The Mediocre Translator justifies himself/herself

This issue is inspired by a Christian Morgenstern poem.

Der mittelmäßige Übersetzer rechtfertigt sich

Wähle saure Mienen
draußen oder daheim.
Du kannst nur einem Herrn dienen,
dem Original oder dem Reim.
So heb’s in eine dritte Sphäre!
Als ob’s dann noch das Alte wäre.
Laßt alle Überschätzungen.
So spricht der Gerechte:
Es gibt nur schlechte Übersetzungen und weniger schlechte.

(published in Der schiefe Turm von Babel, Geschichten vom Übersetzen, Dolmetschen und Verstehen, edited by Ragni Maria Gschwend, with a Big Thank you to my friend Margret Zahoransky-Baer who gave me this thought-provoking volume as a Christmas present)

This decastich by Christian Morgenstern (1871-1914), a German author who is mainly remembered for his humorous “nonsense” poems, despite its extreme brevity, is a true treasure trove. It manages, in a mere 10 lines plus the title, to tell us a great deal about translators, their dilemma, and the way they perceive themselves.

Most sobering – or shocking – no doubt are the last two lines proclaiming that “There are only bad translations // and less bad ones”. Quite a damning statement, you could say. But let‘s leave this for another time. Today, I am concentrating on the perceived need for translators to defend or justify themselves as expressed in the poem’s title (I mean, have you heard of a baker or a dentist having to justify themselves?).

The verb “rechtfertigt sich” immediately resonated with me. It brought to mind a statement in an M.A. thesis I had recently come across on the Internet about attitudes and communication behaviour of translators and interpreters: “Unsere Kommunikation ist eine Kommunikation der Rechtfertigung” (our communication is a communication of justification/defence).  Its author, Elisabeth Gruber, examines the status and self-perception of translation professionals. One of her central points is that the fact that translation practitioners have a low status is largely due to how they think about themselves and how they communicate this to the outside world. She backs this up through the analysis of various texts about translation as a profession and describes her impression that translators tend to be driven by the need to convince their surroundings of the value and importance of their work and their know-how. In particular she points out that this defensive behaviour starts long before their professionalism is put into question (by unhappy clients, for example). This defensive, intrinsically negative behaviour helps to create a negative self-fulfilling prophecy: Translators almost invariably assume that their clients do not appreciate their labour and this in turn promotes certain behaviour and communication patterns that reinforce a  negative perception (as well as low self-esteem). Taken full circle this then leads to low social standing, little prestige – and low pay.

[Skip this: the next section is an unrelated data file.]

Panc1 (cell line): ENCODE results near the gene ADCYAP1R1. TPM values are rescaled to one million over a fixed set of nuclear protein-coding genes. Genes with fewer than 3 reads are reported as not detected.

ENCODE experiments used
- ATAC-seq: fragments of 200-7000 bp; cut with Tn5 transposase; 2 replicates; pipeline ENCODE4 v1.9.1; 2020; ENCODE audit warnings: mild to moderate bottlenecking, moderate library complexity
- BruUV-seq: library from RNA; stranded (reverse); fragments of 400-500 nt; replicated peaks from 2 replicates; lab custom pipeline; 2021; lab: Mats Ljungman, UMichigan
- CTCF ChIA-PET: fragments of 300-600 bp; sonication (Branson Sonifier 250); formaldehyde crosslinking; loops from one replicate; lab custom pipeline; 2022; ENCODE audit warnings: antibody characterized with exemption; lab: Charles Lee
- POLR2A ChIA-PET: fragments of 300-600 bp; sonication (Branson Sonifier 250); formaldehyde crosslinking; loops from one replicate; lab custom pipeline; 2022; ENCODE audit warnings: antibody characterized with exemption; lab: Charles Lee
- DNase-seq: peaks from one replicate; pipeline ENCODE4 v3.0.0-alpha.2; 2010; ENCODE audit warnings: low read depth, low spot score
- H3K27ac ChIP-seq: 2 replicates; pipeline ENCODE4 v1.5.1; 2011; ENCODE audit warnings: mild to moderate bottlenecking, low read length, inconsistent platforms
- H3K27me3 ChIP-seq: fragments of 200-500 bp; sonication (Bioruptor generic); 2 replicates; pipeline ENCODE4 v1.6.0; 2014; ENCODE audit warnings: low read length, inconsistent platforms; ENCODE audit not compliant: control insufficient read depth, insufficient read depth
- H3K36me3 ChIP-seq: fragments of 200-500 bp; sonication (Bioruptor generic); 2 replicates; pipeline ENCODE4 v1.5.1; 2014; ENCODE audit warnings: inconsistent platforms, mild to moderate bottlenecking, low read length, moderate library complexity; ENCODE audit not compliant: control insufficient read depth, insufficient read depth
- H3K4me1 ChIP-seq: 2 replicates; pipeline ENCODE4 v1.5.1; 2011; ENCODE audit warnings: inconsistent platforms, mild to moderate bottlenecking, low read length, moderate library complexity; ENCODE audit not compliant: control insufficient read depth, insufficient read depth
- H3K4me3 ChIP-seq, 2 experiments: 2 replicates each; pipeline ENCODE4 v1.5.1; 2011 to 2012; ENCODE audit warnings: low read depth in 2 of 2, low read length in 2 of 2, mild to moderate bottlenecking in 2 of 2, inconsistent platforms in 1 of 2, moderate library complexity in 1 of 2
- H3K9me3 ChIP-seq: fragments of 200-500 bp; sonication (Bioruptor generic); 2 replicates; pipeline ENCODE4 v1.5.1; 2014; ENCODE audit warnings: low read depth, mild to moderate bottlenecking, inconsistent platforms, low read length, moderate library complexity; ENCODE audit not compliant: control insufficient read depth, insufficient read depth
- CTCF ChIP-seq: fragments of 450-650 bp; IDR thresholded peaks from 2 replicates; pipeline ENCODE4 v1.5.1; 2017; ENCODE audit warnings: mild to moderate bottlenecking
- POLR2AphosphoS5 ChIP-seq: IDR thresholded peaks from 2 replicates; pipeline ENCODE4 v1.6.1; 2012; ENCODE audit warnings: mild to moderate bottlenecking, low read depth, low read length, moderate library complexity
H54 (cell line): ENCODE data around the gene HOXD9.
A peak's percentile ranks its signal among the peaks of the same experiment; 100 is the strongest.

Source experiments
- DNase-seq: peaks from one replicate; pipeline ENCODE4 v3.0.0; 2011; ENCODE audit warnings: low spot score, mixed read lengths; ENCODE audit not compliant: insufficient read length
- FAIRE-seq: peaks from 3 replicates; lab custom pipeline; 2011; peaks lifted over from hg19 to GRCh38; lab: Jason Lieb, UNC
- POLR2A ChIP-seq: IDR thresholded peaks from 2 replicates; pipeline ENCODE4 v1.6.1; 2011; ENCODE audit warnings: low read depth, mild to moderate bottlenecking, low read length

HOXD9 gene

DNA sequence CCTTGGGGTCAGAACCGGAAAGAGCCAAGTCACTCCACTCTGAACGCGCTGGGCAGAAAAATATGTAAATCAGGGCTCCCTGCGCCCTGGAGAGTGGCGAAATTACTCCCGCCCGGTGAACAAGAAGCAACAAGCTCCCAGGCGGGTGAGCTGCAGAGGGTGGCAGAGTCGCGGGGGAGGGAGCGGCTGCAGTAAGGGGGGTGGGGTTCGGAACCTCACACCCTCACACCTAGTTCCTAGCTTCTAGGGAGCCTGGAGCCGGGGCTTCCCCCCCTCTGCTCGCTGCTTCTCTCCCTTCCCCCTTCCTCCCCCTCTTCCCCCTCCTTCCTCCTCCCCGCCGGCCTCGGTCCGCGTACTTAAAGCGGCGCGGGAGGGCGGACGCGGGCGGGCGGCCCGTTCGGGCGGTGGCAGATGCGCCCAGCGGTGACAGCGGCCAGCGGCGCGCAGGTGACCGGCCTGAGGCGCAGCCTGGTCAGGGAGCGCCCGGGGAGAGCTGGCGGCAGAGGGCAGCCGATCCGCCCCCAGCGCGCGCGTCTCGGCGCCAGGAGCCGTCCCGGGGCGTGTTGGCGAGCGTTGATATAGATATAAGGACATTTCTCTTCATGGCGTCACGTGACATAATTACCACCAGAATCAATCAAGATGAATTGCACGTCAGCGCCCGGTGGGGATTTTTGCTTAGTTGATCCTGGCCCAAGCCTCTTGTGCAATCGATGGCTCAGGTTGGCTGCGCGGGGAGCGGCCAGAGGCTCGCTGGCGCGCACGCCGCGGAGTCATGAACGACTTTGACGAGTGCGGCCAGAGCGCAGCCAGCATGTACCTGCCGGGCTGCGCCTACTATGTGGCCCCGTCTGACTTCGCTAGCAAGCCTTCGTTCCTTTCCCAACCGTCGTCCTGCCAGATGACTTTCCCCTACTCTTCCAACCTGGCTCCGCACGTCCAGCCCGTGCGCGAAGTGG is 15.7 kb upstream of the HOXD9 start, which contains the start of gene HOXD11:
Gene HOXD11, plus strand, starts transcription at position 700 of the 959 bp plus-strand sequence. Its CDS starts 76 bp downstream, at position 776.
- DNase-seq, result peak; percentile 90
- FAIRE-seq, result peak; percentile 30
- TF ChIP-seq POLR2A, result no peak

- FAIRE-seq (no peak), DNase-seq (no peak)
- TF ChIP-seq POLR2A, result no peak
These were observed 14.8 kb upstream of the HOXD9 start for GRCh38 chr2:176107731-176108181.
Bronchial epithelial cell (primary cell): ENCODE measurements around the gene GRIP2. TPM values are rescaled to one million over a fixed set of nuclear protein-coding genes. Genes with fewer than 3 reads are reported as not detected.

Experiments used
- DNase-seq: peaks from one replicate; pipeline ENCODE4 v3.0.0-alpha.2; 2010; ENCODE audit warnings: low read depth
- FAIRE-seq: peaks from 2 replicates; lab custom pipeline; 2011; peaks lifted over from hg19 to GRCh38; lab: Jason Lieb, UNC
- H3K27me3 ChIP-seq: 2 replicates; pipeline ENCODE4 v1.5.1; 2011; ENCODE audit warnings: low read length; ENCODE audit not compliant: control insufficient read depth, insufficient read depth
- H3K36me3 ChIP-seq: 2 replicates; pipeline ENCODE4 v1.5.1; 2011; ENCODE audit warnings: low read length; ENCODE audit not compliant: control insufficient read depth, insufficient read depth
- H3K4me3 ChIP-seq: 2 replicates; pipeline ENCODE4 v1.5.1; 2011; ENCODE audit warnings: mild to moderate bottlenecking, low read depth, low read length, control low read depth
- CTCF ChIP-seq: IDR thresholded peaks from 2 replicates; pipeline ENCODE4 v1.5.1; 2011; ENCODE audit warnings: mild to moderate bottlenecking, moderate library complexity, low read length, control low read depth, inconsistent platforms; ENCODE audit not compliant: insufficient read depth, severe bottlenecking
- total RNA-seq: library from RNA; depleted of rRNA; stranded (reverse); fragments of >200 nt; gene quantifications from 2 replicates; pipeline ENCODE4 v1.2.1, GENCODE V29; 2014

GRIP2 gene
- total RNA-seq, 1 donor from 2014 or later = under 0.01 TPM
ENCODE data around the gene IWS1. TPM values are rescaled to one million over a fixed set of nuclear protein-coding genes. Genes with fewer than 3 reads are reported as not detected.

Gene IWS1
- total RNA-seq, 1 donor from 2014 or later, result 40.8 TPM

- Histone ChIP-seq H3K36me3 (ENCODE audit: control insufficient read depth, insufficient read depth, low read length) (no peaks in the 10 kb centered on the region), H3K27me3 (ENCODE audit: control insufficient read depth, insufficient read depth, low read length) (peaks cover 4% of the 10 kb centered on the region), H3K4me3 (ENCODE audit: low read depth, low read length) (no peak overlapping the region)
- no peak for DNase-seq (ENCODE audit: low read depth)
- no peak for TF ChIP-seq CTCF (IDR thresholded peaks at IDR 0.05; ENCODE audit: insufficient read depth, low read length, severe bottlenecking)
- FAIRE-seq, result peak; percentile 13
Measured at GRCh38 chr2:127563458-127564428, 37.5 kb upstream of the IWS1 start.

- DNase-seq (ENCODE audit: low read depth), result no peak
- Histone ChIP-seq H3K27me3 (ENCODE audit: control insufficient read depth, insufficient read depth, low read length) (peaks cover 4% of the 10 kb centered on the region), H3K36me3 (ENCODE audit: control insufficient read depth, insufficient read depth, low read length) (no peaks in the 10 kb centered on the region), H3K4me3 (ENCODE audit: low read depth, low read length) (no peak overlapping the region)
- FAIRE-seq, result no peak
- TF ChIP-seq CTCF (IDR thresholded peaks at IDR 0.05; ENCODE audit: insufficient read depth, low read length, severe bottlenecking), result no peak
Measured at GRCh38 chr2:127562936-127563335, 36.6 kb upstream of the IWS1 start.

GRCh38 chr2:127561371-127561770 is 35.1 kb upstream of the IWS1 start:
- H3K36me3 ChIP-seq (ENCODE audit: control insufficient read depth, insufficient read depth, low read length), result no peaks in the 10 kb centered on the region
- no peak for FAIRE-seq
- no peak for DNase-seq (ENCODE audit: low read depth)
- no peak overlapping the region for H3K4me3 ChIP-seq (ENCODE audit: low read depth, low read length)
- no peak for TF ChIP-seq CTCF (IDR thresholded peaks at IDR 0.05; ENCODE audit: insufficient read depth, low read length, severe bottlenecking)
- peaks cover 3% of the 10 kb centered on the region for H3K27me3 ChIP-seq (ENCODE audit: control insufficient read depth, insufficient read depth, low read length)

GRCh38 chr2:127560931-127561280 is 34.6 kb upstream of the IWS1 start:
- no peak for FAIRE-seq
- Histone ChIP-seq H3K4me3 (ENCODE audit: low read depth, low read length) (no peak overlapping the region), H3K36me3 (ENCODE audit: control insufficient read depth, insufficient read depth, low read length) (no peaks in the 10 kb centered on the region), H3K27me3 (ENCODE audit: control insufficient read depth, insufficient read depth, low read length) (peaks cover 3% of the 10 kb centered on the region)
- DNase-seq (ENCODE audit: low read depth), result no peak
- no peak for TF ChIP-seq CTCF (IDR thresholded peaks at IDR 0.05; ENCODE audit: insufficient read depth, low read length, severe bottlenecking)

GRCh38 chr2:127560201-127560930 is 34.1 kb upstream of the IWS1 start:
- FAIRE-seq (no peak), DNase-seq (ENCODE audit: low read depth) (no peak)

Lamentations about not being given professional recognition, not being acknowledged, always being pushed out of the limelight into the shadows are certainly wide-spread in the translation community (and even among interpreters). And this might well explain the need to justify, or defend, our existence. Clearly this dates at least as far back as Christian Morgenstern, who himself by the way was an acclaimed translator, not least of the great Norwegians Henrik Ibsen, Knut Hamsun and August Strindberg.